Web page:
The IRS released the inflation-adjusted amounts for 2013 individual tax returns.
The standard deduction increases to $6,100 single and $12,200 married filing jointly.
The personal exemption increases $100 to $3,900. Those with adjusted gross income (AGI) of more than $150,000 single and $300,000 married filing jointly will see their exemption reduced.
The maximum Earned Income Tax Credit increases slightly to $6,044.
The new 39.6% top tax rate applies to individuals with taxable income of more than $400,000, $450,000 for those married filing jointly. All other rates remain the same as 2012.
Those with AGI of $250,000 single and $300,000 married filing jointly will see their itemized deductions reduced by up to 20%.
These changes present some significant planning issues for those who will have income in any of the ranges mentioned above. We’re here to help take the guess work out of your tax situation, and to help reduce your tax exposure as much as possible.
As the end of the year approaches, there are a significant number of tax breaks and deductions remaining in limbo for businesses. Congress and the President are working to resolve these and many others before the end of the year, which is now a short three weeks away.
Below are some of those most likely to affect our readers.
The 50% bonus depreciation allowance for new equipment expires at the end of 2012.
The Research and Development Tax Credit, which expired at the end of 2011.
The 15-year depreciable life for qualified leasehold, restaurant and retail improvements, which expired at the end of 2011.
The Section 179 deduction, which allowed up to $139,000 in deductions for capital equipment placed in service in 2011, will be reduced to $25,000 (plus a small inflation increase) for 2012.
These are in addition to the individual items covered in last week’s blog posting.
The acting commissioner of the IRS has warned Congress several times that failure to resolve the expired and expiring provisions by the end of the year may delay the filing of most business and individual tax returns. Even if Congress and the President reach an agreement by year end, there may still be delays as the IRS rushes to update their computer systems, along with tax software providers.
To add to the complexity and uncertainty, most states use some form of the taxable income amount determined on the federal tax return as a starting point for state taxes. This means once the federal tax code is determined, the states will have to scramble to adopt all, some, or none, of the new federal laws and also retool their computer systems for the changes.
We’ll be keeping up on the latest, and as always, we’re here to help you navigate the ever-changing landscape.
The IRS announced December 12th that the standard mileage rate used for businesses will stay at the current level of 55.5 cents per mile for 2012.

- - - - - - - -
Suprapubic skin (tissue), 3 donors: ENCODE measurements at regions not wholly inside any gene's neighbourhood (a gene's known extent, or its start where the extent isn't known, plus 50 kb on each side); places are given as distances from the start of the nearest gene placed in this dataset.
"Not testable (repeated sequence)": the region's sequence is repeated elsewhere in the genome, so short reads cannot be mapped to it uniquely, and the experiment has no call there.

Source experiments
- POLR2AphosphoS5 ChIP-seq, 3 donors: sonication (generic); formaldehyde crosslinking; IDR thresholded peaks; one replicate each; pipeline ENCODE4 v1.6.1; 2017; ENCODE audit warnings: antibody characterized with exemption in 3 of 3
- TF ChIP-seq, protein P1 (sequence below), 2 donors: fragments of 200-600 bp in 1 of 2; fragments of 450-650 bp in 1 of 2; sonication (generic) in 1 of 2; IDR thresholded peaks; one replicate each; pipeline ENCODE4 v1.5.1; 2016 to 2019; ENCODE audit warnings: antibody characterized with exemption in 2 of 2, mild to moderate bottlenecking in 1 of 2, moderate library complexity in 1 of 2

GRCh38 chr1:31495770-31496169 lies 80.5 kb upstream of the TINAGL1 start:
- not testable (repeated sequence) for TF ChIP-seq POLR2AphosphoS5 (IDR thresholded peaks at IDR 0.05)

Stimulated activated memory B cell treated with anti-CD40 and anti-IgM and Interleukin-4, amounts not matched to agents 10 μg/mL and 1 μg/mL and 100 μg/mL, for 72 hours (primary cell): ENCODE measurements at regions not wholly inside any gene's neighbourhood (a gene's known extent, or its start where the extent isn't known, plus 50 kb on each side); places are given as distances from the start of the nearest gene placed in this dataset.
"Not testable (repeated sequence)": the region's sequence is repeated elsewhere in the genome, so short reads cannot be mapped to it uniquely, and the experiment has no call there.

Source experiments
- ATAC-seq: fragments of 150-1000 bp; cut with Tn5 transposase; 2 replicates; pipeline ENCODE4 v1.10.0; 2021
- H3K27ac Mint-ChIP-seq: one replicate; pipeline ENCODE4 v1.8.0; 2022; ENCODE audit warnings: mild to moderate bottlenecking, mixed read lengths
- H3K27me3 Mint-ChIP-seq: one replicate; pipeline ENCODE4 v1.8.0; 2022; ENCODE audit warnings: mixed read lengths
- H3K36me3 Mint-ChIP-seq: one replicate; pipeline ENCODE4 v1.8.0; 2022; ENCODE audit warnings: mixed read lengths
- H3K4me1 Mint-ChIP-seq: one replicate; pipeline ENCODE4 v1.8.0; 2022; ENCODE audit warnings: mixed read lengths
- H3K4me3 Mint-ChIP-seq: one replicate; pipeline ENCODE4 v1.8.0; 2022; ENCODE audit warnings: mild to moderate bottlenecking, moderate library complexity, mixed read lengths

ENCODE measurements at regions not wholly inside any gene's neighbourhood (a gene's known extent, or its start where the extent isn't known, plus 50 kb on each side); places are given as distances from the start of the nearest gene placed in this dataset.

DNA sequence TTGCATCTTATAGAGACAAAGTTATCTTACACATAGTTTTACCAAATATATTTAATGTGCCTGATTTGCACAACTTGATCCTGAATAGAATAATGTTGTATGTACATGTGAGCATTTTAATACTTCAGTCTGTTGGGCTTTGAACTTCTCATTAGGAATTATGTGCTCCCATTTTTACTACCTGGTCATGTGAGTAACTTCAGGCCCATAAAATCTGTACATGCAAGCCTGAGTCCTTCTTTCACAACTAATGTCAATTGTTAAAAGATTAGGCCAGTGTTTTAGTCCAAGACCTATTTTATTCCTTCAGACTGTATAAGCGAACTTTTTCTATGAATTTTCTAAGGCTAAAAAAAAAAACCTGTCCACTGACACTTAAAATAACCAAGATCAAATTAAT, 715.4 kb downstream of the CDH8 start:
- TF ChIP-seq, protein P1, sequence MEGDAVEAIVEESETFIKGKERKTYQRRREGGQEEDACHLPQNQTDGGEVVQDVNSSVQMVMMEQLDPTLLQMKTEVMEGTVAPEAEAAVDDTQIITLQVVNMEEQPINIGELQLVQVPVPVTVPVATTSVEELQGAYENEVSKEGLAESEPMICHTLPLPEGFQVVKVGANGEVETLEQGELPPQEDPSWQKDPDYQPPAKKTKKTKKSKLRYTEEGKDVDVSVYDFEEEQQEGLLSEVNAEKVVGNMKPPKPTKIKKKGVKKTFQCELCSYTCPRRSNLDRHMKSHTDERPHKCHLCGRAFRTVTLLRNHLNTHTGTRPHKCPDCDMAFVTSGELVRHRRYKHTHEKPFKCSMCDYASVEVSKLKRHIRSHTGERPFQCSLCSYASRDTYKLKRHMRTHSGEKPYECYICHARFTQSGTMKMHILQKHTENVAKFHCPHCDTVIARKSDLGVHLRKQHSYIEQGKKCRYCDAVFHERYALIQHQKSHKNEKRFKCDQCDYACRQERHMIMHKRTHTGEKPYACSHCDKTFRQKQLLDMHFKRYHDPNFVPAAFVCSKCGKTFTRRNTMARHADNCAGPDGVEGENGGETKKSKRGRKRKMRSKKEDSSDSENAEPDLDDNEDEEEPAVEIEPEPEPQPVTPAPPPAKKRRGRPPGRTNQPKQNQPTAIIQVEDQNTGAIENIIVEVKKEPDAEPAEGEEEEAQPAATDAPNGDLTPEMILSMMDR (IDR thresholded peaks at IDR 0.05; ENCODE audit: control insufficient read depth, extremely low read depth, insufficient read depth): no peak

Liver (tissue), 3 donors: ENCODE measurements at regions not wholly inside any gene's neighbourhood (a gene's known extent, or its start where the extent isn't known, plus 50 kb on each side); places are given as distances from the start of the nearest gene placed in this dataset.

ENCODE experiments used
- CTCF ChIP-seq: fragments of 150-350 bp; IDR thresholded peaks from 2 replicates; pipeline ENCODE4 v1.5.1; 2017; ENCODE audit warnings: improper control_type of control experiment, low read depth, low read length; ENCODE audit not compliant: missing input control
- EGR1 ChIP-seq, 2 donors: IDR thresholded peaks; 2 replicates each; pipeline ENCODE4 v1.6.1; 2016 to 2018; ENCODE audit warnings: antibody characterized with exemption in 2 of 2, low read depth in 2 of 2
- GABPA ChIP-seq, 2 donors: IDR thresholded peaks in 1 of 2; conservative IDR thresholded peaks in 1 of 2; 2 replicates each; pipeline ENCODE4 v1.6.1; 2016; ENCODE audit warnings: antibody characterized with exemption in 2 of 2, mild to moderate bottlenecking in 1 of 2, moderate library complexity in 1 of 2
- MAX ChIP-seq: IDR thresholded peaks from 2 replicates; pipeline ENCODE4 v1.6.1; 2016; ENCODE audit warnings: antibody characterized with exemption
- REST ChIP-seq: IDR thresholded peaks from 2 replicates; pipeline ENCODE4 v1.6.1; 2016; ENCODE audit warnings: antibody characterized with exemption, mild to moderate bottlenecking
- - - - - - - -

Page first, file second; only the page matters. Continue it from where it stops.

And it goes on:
In addition, personal and dependency exemptions on the personal return will be worth $3,800 each, and each of the standard deductions moved slightly higher as well. Also, the maximum amount of wages subject to Social Security taxes will move up $3,300, to $110,100 per person.
Debate continues to rage on extending the payroll tax holiday currently in place. We’ll stay tuned to the latest coming out of Washington.
On December 17, 2010, the US House of Representatives passed the 2010 Tax Relief Act on a bi-partisan vote. The law is expected to be signed into law by President Obama in its current form. Not a moment too soon, the Act provides for the following extensions through the end of 2012:
Income tax rates will be held at their current level
The Child Tax Credit, Earned Income Tax Credit, and American Opportunity tax credit (for higher education) have all been extended
Other elements of the bill lasting less than two years, among others, are
The AMT has been “patched” to prevent it from assessing additional tax on middle income earners. This is effective for the 2010 and 2011 tax years.
The $250.00 deduction for classroom expenses of elementary and secondary school teachers is extended for the 2010 and 2011 years.
A 2% reduction in payroll taxes for employee and self-employed individuals for 2011 only.
This means the amount of taxes withheld from an employees paycheck will decrease 2%, effectively resulting in a 2% raise in pay.
Self-employed tax payers will pay 2% less in self-employment taxes.
Expanded section 179 expensing for businesses was extended through the end of 2011, allowing businesses to deduct up to $500,000 of new asset costs in the first year.
Beginning with 2012, the act provides for 50% bonus depreciation in the first year of an asset’s use, in lieu of the expanded 179 expensing.
Additional changes were made surrounding the estate tax, and a number of other areas. Conspicuously absent was the provision to repeal the new 1099 reporting requirements.
Want more detail on how the changes will affect you or your business? Feel free to contact us!
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